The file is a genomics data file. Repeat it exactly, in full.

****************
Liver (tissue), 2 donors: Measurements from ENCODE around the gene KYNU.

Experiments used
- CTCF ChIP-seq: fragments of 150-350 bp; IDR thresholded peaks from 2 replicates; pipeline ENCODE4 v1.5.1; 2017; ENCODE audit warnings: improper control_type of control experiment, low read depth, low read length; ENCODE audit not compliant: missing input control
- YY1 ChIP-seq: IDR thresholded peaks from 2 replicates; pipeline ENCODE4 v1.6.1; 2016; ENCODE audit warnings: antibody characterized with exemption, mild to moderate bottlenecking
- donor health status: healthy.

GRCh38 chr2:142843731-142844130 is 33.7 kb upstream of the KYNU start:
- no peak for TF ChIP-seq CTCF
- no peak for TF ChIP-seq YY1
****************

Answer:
Liver (tissue), 2 donors: Measurements from ENCODE around the gene KYNU.

Experiments used
- CTCF ChIP-seq: fragments of 150-350 bp; IDR thresholded peaks from 2 replicates; pipeline ENCODE4 v1.5.1; 2017; ENCODE audit warnings: improper control_type of control experiment, low read depth, low read length; ENCODE audit not compliant: missing input control
- YY1 ChIP-seq: IDR thresholded peaks from 2 replicates; pipeline ENCODE4 v1.6.1; 2016; ENCODE audit warnings: antibody characterized with exemption, mild to moderate bottlenecking
- donor health status: healthy.

GRCh38 chr2:142843731-142844130 is 33.7 kb upstream of the KYNU start:
- no peak for TF ChIP-seq CTCF
- no peak for TF ChIP-seq YY1